Because homeopathy is a holistic therapy, when we treat children with SPDs, we are also treating the whole body. If the child also suffers from other problems such as chronic recurrent ear infections, allergies, digestive problems, tantrums, violent behaviors, language delays, or other health concerns, these issues too may be helped by comprehensive homeopathic treatment.
Homeopathy can work very well in combination with conventional occupational therapy (OT). OT helps children by desensitizing them to noxious sensory stimuli and by helping to modify the environment for the child from the outside-in. Homeopathy works by stimulating a healing response in the body that helps restore balance to the sensory system from the inside-out. Combining the two can offer the best of both worlds of treatment to a child suffering from SPDs.
Research Study: Homeopathy Helped Sensory Processing Problems
A paper by Praful Bravalia out of India in 2011 shows a lot of promise for that ability of homeopathy to help children with sensory processing disorders.(1) Bravalia’s new paper was an outcomes-based study that reported the results of treating 123 children with autism at the Spandan Holistic Multidisciplinary Institute from 1998 to 2009. Because there was a large subset of children in the study with sensory processing issues, the group was able to collect some valuable information on the effectiveness of homeopathy for children with SPDs.
Bravalia’s group measured treatment effectiveness with the ATEC (Autism Treatment Evaluation Check-list) scoring system. The ATEC was developed by Dr. Bernard Rimland of the Autism Research Institute. It is an internationally recognized scoring system to measure changes in autistic symptoms after any treatment. The ATEC has four subsets that also measure a range of symptom scores for the following categories: communication, sociability, sensory problems, and health and behavior.
Thirty-two of the children in the study were in a subgroup of data that was analyzed because they had very pronounced sensory problems at the onset of the study. Their ATEC scores reduced from 73.68 at the time of starting homeopathic treatment to 55.74 after 12 months of treatment, and continued to reduce further to 46.41 after 18 months of treatment. This is a 43% reduction in sensory symptoms in a year and a half of treatment. This shows that homeopathy can be very effective for treating sensory processing problems. Since SPD’s are a long-standing chronic problem, this study was also valuable in showing the time frame in which we should expect to see some measurable improvements in symptoms.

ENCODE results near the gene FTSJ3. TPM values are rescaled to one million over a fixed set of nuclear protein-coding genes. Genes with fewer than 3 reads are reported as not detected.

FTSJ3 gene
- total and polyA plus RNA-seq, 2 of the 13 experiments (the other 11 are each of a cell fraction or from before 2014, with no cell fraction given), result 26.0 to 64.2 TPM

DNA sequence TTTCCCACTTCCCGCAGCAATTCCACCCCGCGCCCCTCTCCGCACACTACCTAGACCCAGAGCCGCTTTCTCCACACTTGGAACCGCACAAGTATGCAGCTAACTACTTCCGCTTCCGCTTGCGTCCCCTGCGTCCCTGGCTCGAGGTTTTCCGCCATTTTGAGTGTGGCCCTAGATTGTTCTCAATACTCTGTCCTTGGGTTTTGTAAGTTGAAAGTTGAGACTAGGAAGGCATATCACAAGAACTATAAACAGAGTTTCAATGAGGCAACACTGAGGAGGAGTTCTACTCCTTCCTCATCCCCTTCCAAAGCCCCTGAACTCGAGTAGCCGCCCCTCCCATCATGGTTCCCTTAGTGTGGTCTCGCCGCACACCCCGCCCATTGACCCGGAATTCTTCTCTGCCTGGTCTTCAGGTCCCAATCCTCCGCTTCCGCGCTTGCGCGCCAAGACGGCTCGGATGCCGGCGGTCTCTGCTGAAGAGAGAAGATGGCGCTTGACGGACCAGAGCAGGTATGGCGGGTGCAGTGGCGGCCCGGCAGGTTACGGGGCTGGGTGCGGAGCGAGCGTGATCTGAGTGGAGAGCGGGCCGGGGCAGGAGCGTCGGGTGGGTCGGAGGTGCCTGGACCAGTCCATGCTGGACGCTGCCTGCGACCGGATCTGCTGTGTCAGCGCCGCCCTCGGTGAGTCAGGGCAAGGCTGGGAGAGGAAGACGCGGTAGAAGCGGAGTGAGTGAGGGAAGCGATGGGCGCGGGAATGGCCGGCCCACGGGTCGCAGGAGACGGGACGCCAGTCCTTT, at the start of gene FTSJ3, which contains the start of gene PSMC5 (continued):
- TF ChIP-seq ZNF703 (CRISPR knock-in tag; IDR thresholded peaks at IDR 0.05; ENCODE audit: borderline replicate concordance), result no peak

According to the ATEC scores, the symptoms continued to improve at 12 and 18 months, which indicates that commitment to chronic, long-term treatment will yield far better results than expecting an immediate quick-fix to these chronic problems. To read more in depth about this research study, visit our blog here.
Alejandra was an intelligent yet feisty 6-year-old female whose parents brought her for homeopathic treatment of violent temper tantrums and problems with loud noises, odors and lights. She suffered from sensory processing disorder and was in fact so sensitive to odors she could detect a faint disturbing smell from the other side of the house. Additionally, loud noises irritated her and made her fly into a violent rage because they bothered her so much. She couldn’t stand bright lights and would always ask for the room to be dim and needed sunglasses to go out of the house.
Within a month of homeopathic treatment Alejandra’s parents reported that she was like a new kid. Alejandra stopped throwing violent tantrums and was markedly less sensitive to noises, odors and lights. I’ve seen many children with sensory processing issues like Alejandra’s that benefit from homeopathic treatment.